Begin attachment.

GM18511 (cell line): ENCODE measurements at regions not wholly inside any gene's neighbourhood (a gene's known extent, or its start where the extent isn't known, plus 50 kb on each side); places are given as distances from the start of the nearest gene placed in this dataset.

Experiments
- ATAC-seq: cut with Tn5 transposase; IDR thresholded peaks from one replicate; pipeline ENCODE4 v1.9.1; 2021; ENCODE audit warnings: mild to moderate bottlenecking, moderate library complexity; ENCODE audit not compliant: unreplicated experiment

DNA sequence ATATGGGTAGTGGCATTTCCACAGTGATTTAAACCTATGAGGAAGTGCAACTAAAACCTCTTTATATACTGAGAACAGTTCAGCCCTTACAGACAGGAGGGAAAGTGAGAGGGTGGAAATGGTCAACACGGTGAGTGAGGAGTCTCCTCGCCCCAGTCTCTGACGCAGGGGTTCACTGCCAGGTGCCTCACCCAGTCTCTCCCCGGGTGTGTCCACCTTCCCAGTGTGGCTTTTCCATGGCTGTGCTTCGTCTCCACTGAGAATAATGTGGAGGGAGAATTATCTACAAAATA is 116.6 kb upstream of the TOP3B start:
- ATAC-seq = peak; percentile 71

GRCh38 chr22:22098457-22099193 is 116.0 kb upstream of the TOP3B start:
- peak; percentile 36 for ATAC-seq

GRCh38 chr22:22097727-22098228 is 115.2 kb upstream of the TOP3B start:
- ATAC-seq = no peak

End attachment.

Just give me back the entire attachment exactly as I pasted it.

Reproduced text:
GM18511 (cell line): ENCODE measurements at regions not wholly inside any gene's neighbourhood (a gene's known extent, or its start where the extent isn't known, plus 50 kb on each side); places are given as distances from the start of the nearest gene placed in this dataset.

Experiments
- ATAC-seq: cut with Tn5 transposase; IDR thresholded peaks from one replicate; pipeline ENCODE4 v1.9.1; 2021; ENCODE audit warnings: mild to moderate bottlenecking, moderate library complexity; ENCODE audit not compliant: unreplicated experiment

DNA sequence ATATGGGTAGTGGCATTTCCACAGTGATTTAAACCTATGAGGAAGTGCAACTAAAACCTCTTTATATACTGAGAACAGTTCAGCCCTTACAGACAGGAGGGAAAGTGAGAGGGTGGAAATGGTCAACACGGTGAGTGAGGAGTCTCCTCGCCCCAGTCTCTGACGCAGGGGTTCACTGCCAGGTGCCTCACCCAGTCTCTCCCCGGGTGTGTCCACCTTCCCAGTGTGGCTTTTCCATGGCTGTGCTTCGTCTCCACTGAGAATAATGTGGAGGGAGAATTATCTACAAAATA is 116.6 kb upstream of the TOP3B start:
- ATAC-seq = peak; percentile 71

GRCh38 chr22:22098457-22099193 is 116.0 kb upstream of the TOP3B start:
- peak; percentile 36 for ATAC-seq

GRCh38 chr22:22097727-22098228 is 115.2 kb upstream of the TOP3B start:
- ATAC-seq = no peak